Pennsylvania has used a prescription drug monitoring program and database since 1972 and it’s due for an upgrade.
“Although it was a prescription monitoring system, it was woefully inadequate,” said Michael Zemaitis, a University of Pittsburgh pharmaceutical science professor.
Pennsylvania’s database was among the first in the nation, but only monitored highly addictive Schedule II drugs. Zemaitis said it was adversarial from the beginning while under the control of the state Attorney General’s office and data were only collected monthly. The information collected was also only available to law enforcement.
Though, officials with the Pennsylvania Department of Health said, by the end of August, a new prescription drug database will be up and running. While it may seem like an improvement, that deadline means it would still be more than a year overdue.
The legislative history
Zemaitis has worked to improve the state’s database law for nearly a decade. Though he’s seen bills die out from lack of interest, it eventually picked up steam in 2014 as the heroin epidemic grew – making it impossible for lawmakers to ignore, he said.
Eventually Act 191 of 2014 was signed into law, requiring a more robust reporting system scheduled to take effect June 30, 2015.
“First of all, it was passed without any budget consideration so it was doomed to wallow until it got a budget line,” Zemaitis said.
It did get funding in the 2015-16 budget, but the months-long stalemate stalled implementation of the budget until March 23, 2016.
Changes to the database
The program is no longer under the watch of the Attorney General and is now a part of the state’s Department of Health. It will track Schedule II through Schedule V drugs, meaning it loops in some of the less powerful medications like Xanax and Ambien that are often used by abusers in conjunction with stronger opioids and illegal drugs, like heroin.
Despite the fact that the growing heroin epidemic helped passage of the database law, as did the tie between heroin and prescription drugs, Department of Health Deputy Secretary for Health Innovation Lauren Hughes said the database is not officially intended to combat heroin abuse.
“Most importantly (it) will allow those that dispense these medications, and those that prescribe these medications, to help identify patients that may be suffering from the disease of addiction,” Hughes said. “(And) refer these patients to treatment services.”
It’s also not meant to nail doctors accused of running “pill mills,” but track and ultimately help individuals who might be hooked on prescription pain killers. Zemaitis said it’ll take more than just a database though.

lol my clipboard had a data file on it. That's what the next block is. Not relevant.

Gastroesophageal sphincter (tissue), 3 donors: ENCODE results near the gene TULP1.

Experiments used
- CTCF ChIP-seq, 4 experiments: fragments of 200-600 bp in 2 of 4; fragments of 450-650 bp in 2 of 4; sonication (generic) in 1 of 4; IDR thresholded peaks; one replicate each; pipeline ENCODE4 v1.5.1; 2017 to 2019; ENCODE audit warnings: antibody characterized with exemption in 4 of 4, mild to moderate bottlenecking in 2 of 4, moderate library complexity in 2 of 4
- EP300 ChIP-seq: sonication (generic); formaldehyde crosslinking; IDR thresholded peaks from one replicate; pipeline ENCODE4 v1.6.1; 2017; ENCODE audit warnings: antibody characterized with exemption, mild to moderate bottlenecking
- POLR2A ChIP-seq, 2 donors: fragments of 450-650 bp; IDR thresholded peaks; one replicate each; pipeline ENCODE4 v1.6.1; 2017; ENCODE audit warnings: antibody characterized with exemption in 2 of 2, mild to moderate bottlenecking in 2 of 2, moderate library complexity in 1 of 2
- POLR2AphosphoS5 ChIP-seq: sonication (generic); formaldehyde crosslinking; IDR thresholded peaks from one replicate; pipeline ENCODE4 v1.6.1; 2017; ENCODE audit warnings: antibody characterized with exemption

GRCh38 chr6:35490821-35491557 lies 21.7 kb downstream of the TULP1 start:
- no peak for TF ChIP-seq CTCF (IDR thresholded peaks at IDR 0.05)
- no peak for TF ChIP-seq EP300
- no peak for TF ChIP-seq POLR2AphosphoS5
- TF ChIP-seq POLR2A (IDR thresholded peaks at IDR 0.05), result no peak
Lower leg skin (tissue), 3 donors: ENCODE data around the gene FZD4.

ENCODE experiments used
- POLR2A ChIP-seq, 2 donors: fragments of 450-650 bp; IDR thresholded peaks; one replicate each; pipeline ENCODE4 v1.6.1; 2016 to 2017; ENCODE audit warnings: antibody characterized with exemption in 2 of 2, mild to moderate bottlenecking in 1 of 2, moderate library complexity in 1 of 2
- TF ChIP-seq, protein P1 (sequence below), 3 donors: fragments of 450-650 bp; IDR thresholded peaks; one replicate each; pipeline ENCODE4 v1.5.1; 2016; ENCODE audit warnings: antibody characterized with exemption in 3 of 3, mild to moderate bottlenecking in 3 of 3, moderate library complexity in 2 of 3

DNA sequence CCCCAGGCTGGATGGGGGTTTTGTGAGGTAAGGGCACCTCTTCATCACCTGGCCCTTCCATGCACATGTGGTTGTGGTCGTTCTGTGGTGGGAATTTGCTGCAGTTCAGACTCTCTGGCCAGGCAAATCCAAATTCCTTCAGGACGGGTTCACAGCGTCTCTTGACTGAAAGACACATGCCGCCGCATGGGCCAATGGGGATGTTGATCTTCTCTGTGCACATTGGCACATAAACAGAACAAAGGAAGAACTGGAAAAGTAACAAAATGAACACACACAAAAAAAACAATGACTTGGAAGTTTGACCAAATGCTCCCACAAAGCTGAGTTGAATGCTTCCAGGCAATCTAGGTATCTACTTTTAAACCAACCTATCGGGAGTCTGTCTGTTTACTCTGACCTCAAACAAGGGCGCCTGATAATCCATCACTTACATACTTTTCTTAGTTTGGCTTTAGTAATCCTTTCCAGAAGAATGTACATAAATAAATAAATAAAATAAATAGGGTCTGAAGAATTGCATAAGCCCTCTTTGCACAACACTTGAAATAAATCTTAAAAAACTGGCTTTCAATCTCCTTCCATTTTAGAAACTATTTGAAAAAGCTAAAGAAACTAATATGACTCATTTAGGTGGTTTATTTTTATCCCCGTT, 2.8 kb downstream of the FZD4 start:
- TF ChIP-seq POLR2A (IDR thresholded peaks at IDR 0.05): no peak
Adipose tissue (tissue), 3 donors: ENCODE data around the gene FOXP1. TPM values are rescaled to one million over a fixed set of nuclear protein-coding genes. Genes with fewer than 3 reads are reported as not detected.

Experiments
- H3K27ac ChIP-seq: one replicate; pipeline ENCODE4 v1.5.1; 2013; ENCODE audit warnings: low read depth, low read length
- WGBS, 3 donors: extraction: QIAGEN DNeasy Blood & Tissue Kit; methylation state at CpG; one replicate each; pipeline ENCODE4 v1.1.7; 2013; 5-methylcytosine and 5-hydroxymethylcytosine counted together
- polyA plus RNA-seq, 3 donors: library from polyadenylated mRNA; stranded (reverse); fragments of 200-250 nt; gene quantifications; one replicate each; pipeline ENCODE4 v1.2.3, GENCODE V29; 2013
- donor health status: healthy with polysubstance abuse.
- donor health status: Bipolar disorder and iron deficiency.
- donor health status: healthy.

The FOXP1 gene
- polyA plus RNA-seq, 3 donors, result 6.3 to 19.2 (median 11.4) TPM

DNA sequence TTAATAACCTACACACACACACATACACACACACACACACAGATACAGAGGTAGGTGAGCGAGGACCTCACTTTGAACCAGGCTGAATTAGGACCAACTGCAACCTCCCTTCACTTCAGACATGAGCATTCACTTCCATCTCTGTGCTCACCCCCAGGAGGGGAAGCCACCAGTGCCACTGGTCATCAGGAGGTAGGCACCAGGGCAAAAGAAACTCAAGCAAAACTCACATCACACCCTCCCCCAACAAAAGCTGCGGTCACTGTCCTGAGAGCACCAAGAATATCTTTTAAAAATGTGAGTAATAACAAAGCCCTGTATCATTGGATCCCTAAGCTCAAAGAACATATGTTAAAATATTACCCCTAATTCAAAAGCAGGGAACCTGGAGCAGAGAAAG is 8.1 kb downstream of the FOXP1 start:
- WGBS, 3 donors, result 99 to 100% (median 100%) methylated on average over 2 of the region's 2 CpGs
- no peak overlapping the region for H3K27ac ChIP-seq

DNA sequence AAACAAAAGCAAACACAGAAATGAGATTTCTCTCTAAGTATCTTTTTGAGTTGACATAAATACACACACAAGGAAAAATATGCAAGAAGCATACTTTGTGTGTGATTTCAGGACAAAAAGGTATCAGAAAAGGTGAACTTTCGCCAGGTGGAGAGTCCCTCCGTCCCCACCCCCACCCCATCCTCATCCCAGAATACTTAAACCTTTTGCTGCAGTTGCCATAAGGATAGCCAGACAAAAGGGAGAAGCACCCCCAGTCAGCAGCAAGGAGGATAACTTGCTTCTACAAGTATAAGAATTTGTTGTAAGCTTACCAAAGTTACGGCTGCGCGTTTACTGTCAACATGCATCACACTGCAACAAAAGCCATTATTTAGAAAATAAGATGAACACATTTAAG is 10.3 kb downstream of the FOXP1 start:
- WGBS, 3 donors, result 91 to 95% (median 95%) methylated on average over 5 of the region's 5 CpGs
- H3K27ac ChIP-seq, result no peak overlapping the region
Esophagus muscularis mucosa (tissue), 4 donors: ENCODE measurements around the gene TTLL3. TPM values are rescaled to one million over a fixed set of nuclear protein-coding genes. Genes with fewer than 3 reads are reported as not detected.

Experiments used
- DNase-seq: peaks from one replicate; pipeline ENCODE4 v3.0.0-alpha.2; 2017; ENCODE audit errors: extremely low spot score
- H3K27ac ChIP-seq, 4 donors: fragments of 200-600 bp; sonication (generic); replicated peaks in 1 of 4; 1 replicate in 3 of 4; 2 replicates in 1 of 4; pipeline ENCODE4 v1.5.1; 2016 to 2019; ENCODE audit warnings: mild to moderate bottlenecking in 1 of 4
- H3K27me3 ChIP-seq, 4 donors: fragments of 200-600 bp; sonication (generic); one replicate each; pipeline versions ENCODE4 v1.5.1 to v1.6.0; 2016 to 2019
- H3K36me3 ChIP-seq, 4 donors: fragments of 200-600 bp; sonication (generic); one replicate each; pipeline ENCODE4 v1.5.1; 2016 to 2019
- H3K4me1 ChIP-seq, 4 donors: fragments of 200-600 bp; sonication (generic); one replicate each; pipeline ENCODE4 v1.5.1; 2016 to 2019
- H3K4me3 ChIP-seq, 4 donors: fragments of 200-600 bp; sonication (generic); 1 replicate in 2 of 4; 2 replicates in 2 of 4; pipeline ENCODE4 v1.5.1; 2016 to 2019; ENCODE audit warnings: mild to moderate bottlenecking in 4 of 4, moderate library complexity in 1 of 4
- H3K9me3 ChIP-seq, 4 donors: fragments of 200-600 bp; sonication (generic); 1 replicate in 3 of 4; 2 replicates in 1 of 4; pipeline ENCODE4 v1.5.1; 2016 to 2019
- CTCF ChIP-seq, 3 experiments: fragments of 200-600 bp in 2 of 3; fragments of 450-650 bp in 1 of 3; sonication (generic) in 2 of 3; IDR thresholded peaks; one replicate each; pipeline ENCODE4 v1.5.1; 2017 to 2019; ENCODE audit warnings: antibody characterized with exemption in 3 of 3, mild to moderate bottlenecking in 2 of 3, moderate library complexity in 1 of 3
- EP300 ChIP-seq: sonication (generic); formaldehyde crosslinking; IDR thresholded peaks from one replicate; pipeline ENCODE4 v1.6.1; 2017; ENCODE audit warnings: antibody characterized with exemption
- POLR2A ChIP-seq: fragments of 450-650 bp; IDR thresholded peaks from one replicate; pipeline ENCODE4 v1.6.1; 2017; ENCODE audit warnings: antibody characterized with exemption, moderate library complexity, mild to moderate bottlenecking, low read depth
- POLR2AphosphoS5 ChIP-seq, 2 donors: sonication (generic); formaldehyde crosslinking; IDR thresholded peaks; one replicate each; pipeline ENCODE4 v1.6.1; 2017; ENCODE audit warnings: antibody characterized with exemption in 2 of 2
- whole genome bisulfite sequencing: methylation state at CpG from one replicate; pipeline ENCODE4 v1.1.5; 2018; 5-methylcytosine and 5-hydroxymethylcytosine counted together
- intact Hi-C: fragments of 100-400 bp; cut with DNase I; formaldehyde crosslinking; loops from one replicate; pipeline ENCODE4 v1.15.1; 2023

“It’s certainly not going to quell the opioid epidemic,” Zemaitis said. “I’m convinced that the key to the problems that we have now is education at multiple levels.”
The state continues to wrestle with implementation of the database. State officials signed a three-year contract with Kentucky-based Appriss Healthcare, which already works with 27 other states, to provide database management tools. Appriss Vice President of Business Development Brad Bauer said training tools are still being developed for Pennsylvania.
Pharmacist Jay Adzema, who owns Adzema Pharmacy in McCandless, said he hasn't heard much about what will happen.
“We don’t really know what’s going on, but we’ll be ready for it,” Adzema said. He also said he isn't surprised. “They never do, not until it’s done … Why tell us something that is going to change?”
Adzema said, though, he doesn’t foresee any of the changes being too burdensome – one of which will be reporting sales within 72 hours.
Most states with prescription drug database laws require daily reporting and a few states, including Oklahoma, are moving to real-time reporting.
The rules in Act 191 for doctors are bit looser. Physicians are required to check the database when writing a patient’s first narcotic prescription, but the law does not have rules on what to do if there is a history of multiple prescriptions. Doctors also do not have to check the database when they write prescriptions for ongoing treatment.
An algorithm will also generate reports when a sign of potential abuse is detected.
“So if they are getting prescriptions from a number of different pharmacies, being prescribed by a number of different doctors, escalating doses, these types of data points we’ll be able to pull reports from the system,” Hughes said.
It’s still unclear who will see the reports and what specific actions will be taken. In fact, the Pennsylvania Department of Health has no enforcement powers at this time.
“We’ll also be able to pull reports that identify prescribers that may have unusual prescribing behaviors,” Hughes said. “And we can take a look at those to determine if we need to provide education for those providers with regard to appropriate prescribing behaviors.”
Law enforcement agencies can ask for access to specific data, but must go through the courts or the state Attorney General’s office, depending on the request. Individuals will also be able to access their own records and the database will be reciprocally shared with all of the states that border Pennsylvania and 35 others.
Hughes said the state Department of Health is in the process of importing the data from the old system into the new database, otherwise the state’s prescription drug database will slowly grow, one entry at a time, starting in August.
Health care coverage on 90.5 WESA is made possible in part by a grant from the Jewish Healthcare Foundation.